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Church Without Walls provides art therapy for those who've lost loved ones to overdose

Posted at 6:59 PM, Feb 08, 2024
  • The Church Without Walls is opening their tents to those who’ve lost loved one to fentanyl overdose.
  • The paintings from these workshops will be put up for auction as part of the Street Gallery with proceeds going to those struggling to pay for burials or ashes.

BROADCAST TRANSCRIPT:

The Church Without Walls is opening their tents to those who’ve lost loved one to fentanyl overdose. Those like Sarah Jones, who lost her son Franky two years ago.

“In 2022, which was the year my son died, 110,000 people in America died from fentanyl,” she said.

The grief leaving its mark on her forever, but now she’s leaving her mark on something.

“I completely isolated myself from my friends, family, it was hard to accept that he was gone,” Jones said. “So I shut everyone out and turned myself into art.”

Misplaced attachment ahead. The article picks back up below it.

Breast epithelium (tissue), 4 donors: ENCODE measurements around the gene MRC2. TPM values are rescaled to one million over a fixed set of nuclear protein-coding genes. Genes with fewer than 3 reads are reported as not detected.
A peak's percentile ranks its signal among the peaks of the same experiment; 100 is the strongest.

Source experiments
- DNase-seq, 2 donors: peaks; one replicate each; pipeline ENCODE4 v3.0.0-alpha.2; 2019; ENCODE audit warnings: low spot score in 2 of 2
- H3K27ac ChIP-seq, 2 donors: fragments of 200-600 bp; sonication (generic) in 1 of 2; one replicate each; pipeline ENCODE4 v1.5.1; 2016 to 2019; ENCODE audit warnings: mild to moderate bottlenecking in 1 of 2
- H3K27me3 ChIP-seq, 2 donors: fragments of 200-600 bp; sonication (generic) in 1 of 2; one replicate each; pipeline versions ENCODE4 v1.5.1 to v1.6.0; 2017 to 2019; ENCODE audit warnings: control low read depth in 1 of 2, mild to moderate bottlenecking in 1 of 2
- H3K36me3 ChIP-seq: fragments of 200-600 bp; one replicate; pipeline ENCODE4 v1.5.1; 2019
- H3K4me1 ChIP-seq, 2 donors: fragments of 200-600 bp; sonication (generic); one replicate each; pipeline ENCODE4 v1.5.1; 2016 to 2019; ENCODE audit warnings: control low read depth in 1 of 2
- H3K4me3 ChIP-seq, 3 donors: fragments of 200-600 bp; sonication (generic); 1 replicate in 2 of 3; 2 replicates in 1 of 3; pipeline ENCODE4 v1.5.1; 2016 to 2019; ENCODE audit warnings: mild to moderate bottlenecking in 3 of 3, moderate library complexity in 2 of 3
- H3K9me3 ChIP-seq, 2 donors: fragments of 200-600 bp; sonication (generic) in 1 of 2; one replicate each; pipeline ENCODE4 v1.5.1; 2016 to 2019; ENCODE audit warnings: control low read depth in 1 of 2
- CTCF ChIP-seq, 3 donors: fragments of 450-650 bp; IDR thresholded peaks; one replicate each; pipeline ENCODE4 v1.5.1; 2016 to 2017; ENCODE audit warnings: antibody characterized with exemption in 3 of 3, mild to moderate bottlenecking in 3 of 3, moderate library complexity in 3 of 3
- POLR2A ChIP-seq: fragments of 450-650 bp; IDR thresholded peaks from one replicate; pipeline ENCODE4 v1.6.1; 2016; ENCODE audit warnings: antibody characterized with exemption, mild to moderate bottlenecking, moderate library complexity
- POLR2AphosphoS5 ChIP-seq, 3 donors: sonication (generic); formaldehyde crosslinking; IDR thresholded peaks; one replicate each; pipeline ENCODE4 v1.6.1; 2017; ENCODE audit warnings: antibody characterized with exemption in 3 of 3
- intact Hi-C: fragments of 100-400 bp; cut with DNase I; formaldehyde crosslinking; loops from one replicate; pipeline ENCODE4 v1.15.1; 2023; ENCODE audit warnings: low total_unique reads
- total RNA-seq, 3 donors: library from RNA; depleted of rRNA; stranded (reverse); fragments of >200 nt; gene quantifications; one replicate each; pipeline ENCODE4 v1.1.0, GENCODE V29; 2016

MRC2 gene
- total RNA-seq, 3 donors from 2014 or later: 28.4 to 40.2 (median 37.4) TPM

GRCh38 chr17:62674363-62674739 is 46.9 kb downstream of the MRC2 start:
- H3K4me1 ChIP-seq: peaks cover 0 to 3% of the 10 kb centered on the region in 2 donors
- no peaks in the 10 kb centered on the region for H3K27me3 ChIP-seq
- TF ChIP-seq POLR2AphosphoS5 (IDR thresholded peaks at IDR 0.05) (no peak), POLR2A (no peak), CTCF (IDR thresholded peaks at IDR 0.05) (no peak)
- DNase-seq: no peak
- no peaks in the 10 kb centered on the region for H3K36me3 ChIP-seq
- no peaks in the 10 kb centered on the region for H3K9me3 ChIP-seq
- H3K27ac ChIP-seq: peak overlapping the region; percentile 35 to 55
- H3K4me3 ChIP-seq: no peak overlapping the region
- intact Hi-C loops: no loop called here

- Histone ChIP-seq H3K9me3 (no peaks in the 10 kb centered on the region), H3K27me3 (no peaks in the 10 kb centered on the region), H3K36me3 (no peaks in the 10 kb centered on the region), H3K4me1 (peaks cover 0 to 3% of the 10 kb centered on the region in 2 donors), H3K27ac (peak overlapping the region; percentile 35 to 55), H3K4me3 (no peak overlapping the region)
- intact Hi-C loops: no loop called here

Jones said art was something she could completely control which helped her work through her grief.

“It’s just a beautiful way of trying to find the positive in the trials,” said Tonya Holt, a pastoral counselor at the Church Without Walls.

When Jones came to Church Without Walls, she turned to Holt for support and guidance. Working together, Holt saw the role art played in helping Jones with her grief and the benefit it could bring to others.

“Almost everyone here knows someone or has a friend of a friend who’s passed on from fentanyl,” Holt said. “It’s a bit of an epidemic around here.”

Terra Cunningham came to paint to support the community.

“Losing my friend Gary to fentanyl overdose was, it was heartbreaking and it took me to a really dark place,” she said.

When she learned the cause behind the gallery it made it even more special for her.

The paintings from these workshops will be put up for auction as part of the Street Gallery with proceeds going to those struggling to pay for burials or ashes.

Jones said she added a scripture and her son’s name to the back of her painting, so that whoever takes it home can help keep his memory alive.

“We keep them alive in anyway we can.. I call it the trade-off but you have to find ways to trade off your sadness for something good.”

The Street Gallery is open Thursdays from 10 to 1 p.m. and Fridays from 5 to 7 p.m. at the Church Without Walls on Beardsley Avenue. You can also donate to the cause with paint supplies by calling them at (661) 747-1251.


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